Job interviews are crucial for immigrants, refugees, and other newcomers who are trying to get a foot in the door in their new country. They want to work and make a living to support their families and to become acquainted with their neighbors and communities, just as native citizens do. Going on a job interview can be daunting, especially for those who are not confident in their English language abilities. Here is a lesson plan to help your students or your friends who are learning English gain the knowledge they need to land their next job.
Lesson Level: Intermediate to advanced
Lesson Length: 1 hour
Objective: Learn vocabulary related to job interviews.
Target Language: Answering questions such as “why,” “how,” what” (Why should I hire you? What experience do you have?”)
Vocabulary: skills, experience, job, salary, hours, schedule, education, references, benefits, on-time, dress/appearance, uniform, health insurance, resume
5 minutes: Introduction: Have students relate their experiences in looking for and applying for jobs. What was the most difficult part? What was the best part? Write answers on board.
10 minutes: Ask students what kind of questions they think they would be asked in a job interview. Write answers on board.
Write the vocabulary words related to job interviews that come out of the students brainstorming job interview questions.
20 minutes: Presentation: Using the questions that the students came up with during the introduction, present some more questions to the students that they may be asked in a job interview. Ask individual students how they might answer the questions.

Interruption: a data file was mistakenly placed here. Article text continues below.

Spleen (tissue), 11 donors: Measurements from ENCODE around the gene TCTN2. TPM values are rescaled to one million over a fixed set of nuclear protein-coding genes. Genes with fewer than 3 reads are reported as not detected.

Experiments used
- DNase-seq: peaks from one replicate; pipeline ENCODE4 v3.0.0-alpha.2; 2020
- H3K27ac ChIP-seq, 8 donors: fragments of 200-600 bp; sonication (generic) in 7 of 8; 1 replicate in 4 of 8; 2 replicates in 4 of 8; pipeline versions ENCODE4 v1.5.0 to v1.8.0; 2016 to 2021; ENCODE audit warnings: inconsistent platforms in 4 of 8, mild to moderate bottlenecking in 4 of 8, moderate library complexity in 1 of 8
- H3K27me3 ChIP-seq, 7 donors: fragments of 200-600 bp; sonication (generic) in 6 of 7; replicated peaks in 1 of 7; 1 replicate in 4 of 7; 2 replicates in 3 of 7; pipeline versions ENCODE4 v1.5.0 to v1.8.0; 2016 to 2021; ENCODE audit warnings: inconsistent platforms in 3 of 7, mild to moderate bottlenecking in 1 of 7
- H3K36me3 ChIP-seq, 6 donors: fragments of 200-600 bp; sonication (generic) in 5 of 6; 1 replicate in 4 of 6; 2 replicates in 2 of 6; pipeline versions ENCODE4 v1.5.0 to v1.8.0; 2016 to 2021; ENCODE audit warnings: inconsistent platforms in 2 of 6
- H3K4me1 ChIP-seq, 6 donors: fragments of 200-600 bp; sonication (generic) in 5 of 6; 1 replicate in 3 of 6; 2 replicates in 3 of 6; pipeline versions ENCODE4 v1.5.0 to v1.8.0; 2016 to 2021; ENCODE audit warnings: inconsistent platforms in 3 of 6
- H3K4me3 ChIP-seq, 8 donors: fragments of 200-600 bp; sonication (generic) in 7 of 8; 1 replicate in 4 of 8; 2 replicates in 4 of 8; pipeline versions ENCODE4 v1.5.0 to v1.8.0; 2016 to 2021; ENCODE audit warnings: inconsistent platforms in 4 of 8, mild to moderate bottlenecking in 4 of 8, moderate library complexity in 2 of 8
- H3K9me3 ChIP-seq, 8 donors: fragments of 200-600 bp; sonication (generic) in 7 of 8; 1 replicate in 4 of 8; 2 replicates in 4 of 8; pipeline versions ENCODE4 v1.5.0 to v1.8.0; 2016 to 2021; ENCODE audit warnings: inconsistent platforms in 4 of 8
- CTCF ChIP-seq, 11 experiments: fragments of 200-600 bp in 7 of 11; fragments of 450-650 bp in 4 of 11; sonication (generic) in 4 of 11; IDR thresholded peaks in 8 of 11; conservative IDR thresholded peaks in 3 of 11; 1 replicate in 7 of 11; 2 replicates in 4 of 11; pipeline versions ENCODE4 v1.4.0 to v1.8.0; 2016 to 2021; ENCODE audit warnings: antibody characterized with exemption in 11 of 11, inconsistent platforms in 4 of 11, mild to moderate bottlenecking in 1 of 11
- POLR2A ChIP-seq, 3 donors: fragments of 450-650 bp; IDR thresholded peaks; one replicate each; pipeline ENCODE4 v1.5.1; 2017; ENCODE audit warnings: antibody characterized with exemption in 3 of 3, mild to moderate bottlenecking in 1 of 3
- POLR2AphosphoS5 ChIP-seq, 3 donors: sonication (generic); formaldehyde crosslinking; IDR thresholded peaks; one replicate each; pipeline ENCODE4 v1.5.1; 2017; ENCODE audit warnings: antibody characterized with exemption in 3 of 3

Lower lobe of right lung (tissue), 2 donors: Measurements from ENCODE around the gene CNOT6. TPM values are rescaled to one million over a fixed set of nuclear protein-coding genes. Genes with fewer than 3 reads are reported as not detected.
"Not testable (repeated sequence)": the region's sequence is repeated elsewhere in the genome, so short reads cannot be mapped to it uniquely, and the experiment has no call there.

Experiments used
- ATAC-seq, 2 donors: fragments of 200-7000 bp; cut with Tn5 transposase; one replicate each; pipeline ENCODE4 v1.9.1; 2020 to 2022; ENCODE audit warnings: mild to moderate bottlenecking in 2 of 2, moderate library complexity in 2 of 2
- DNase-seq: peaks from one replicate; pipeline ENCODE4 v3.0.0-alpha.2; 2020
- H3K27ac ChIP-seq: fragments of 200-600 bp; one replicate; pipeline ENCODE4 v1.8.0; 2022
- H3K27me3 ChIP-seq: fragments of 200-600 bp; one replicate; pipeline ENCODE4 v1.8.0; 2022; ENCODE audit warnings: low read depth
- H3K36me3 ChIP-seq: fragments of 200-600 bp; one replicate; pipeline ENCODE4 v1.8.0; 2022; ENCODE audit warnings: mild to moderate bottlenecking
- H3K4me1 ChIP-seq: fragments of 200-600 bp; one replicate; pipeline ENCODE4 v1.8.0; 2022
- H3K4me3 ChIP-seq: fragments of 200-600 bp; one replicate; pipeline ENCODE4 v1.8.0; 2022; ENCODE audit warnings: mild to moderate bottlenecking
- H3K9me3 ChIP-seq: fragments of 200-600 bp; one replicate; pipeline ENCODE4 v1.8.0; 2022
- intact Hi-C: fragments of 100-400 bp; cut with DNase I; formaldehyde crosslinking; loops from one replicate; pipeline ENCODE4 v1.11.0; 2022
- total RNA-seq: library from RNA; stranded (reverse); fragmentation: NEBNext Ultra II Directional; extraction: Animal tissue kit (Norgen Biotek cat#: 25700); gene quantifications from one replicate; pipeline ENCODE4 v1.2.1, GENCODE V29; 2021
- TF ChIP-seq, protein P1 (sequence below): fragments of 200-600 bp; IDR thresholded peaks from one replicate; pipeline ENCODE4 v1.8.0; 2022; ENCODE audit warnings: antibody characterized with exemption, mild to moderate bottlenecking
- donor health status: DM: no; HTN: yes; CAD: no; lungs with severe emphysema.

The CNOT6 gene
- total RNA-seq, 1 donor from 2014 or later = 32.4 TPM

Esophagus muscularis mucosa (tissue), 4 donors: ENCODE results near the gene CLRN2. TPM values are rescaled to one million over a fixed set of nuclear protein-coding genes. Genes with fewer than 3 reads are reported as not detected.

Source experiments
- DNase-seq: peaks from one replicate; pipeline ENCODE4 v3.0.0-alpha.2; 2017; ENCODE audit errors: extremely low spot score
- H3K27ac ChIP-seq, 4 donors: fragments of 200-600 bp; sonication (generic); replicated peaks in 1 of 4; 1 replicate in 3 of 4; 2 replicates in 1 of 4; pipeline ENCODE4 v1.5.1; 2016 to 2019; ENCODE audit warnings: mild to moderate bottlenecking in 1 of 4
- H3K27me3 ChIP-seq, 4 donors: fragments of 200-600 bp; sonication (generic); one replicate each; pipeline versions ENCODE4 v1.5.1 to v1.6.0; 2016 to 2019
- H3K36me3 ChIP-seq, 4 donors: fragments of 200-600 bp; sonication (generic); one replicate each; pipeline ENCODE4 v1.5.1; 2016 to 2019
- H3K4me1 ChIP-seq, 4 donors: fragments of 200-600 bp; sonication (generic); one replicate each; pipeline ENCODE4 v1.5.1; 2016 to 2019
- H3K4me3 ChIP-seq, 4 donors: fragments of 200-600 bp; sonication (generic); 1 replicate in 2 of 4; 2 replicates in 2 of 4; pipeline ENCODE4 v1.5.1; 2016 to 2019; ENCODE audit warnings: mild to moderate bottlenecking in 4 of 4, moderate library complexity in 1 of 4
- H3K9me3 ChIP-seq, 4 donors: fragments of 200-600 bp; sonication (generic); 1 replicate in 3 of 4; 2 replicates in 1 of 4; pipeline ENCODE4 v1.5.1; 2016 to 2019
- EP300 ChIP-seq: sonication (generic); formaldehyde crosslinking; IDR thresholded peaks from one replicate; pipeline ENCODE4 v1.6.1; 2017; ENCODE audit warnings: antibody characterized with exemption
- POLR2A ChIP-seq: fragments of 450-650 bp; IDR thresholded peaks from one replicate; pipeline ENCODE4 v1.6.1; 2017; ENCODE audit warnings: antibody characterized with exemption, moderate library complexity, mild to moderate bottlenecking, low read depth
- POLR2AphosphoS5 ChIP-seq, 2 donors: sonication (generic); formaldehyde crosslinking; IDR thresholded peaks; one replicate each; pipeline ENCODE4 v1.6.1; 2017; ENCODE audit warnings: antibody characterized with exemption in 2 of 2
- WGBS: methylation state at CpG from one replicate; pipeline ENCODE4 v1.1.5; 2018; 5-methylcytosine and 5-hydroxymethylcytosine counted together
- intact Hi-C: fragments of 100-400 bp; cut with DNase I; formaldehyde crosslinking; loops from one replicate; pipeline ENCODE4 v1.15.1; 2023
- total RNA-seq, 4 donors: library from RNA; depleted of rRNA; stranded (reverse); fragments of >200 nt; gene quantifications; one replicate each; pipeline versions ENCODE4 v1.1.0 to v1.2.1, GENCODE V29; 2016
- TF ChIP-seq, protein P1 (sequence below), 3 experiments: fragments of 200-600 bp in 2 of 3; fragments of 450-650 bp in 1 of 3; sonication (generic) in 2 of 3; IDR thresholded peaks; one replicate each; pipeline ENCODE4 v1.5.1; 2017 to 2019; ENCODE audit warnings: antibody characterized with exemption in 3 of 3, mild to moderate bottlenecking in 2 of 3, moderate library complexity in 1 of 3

Some questions might be answered with, “I have worked. . .before,” “I attended university/college at. . ., and my degree is. . .,” “My strong points are. . .,” “My weak points are. . .However, I always try to improve on them by. . .”
Questions students might ask the potential employer are important, too. Some may include:
“What are the hours?”
“What are the dress requirements?”
“What is the salary?”
“Does this position have benefits and/or health insurance?”
20 minutes: Practice: Pick one student from the class to be the person applying for a job. Ask the student some of the job interview questions. Then switch roles with the student to model how to answer questions as well.
Pair students up. Have one student be the employer of a hospitality-related company, such as a hotel. Have the other student be the interviewee. Go over some vocabulary related to working in a hotel, such as tips, cleaning, restaurant, clerk, receptionist, towels, sheets, blankets, bed, etc. before the students complete this exercise. This site has some good hospitality-related vocabulary.
5 minutes: Closing: For homework, students can write a role play of what they think a bad job interview might look like. They can share it with the class orally during the next lesson.